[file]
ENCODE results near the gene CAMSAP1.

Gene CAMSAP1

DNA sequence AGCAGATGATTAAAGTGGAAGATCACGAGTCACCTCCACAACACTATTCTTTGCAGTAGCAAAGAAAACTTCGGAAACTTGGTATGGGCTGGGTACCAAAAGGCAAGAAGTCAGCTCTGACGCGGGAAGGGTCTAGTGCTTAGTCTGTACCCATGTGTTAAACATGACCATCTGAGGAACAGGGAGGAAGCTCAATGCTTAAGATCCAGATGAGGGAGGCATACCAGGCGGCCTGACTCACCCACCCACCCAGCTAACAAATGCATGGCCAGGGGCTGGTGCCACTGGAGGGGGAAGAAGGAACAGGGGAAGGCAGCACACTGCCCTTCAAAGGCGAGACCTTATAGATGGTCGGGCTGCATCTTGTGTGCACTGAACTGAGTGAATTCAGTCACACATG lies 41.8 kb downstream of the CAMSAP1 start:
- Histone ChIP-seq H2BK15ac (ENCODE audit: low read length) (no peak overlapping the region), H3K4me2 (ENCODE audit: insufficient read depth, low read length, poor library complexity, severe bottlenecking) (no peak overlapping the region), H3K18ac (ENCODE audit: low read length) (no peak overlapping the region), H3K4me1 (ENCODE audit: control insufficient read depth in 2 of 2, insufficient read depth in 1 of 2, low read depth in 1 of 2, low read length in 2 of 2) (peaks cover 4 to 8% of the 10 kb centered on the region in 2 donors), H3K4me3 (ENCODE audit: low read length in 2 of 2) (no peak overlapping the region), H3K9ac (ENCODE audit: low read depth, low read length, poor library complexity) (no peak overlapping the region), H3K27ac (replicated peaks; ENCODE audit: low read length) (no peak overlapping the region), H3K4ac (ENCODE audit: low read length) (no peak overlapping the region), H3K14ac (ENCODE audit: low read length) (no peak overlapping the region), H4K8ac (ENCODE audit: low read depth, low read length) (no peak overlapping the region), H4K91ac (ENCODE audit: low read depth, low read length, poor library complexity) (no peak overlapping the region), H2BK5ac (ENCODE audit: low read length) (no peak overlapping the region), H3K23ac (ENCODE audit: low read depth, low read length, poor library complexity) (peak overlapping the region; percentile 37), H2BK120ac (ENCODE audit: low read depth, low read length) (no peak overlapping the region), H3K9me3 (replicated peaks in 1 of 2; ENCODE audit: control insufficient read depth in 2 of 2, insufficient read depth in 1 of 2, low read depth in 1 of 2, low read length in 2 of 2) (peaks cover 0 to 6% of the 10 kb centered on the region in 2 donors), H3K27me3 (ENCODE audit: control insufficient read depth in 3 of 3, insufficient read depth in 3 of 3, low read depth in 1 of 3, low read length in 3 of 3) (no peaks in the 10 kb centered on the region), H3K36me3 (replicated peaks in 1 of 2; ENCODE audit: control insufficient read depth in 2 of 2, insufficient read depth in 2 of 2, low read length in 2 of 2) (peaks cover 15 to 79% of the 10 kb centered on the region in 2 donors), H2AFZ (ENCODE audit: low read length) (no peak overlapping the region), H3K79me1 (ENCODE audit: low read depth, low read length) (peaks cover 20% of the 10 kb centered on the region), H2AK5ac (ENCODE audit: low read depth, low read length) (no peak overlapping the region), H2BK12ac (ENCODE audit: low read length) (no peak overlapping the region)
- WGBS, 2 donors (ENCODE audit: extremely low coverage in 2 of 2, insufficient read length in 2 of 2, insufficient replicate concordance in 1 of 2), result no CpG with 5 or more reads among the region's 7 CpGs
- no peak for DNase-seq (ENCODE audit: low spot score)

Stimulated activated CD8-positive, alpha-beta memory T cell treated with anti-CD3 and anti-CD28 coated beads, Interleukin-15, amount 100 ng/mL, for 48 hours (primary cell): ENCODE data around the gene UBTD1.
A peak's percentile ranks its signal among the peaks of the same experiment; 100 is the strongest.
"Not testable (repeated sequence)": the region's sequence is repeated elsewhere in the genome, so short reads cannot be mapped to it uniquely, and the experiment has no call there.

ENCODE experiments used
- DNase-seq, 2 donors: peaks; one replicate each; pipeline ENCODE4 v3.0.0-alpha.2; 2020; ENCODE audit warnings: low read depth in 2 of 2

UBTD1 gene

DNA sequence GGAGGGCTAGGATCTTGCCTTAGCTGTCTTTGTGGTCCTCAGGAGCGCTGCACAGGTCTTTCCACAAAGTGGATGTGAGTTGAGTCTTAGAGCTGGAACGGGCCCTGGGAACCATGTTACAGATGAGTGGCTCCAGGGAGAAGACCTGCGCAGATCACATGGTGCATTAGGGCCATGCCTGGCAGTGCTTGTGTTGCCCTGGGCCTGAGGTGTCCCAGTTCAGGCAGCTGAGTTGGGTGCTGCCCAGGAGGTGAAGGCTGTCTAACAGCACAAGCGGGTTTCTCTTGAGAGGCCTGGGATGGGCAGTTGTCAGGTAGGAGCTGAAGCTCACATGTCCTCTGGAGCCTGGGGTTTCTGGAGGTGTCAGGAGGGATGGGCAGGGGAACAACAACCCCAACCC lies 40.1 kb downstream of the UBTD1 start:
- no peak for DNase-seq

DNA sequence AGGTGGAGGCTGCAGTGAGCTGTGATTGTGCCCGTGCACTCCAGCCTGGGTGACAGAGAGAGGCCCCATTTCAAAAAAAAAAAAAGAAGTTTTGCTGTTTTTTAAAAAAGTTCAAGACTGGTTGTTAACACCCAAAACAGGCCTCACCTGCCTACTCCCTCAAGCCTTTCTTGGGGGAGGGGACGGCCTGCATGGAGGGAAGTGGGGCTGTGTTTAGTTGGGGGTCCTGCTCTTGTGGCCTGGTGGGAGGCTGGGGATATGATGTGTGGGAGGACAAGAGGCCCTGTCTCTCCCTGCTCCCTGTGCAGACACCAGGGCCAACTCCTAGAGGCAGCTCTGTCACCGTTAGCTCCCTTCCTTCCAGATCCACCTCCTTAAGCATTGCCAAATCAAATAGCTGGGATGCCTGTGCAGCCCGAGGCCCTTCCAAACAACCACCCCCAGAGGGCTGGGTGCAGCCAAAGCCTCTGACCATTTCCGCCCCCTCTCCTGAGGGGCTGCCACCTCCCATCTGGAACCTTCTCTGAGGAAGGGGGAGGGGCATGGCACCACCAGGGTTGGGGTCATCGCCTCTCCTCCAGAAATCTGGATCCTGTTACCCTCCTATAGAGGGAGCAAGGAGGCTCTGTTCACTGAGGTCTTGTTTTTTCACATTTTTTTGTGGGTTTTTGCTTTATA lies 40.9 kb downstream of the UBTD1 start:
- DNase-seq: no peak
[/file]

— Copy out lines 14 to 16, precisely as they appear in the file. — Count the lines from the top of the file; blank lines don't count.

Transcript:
- no peak for DNase-seq

DNA sequence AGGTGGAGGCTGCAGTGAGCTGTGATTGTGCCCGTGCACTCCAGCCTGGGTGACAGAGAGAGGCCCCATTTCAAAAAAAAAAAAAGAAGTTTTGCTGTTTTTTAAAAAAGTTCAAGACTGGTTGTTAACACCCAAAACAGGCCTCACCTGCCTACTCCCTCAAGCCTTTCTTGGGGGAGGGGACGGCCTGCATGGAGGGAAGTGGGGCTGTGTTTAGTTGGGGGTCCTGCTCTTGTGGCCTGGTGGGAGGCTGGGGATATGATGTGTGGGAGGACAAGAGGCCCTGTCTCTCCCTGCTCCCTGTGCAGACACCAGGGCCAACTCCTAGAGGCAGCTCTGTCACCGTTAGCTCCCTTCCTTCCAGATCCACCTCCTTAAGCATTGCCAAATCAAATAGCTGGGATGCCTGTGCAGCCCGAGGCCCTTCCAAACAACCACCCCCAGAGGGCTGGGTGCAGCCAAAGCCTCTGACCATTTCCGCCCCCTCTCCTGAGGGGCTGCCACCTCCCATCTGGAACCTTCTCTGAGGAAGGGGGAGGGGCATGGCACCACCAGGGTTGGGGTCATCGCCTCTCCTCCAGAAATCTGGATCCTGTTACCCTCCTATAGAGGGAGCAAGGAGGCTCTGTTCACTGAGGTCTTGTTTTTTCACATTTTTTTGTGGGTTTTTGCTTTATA lies 40.9 kb downstream of the UBTD1 start:
- DNase-seq: no peak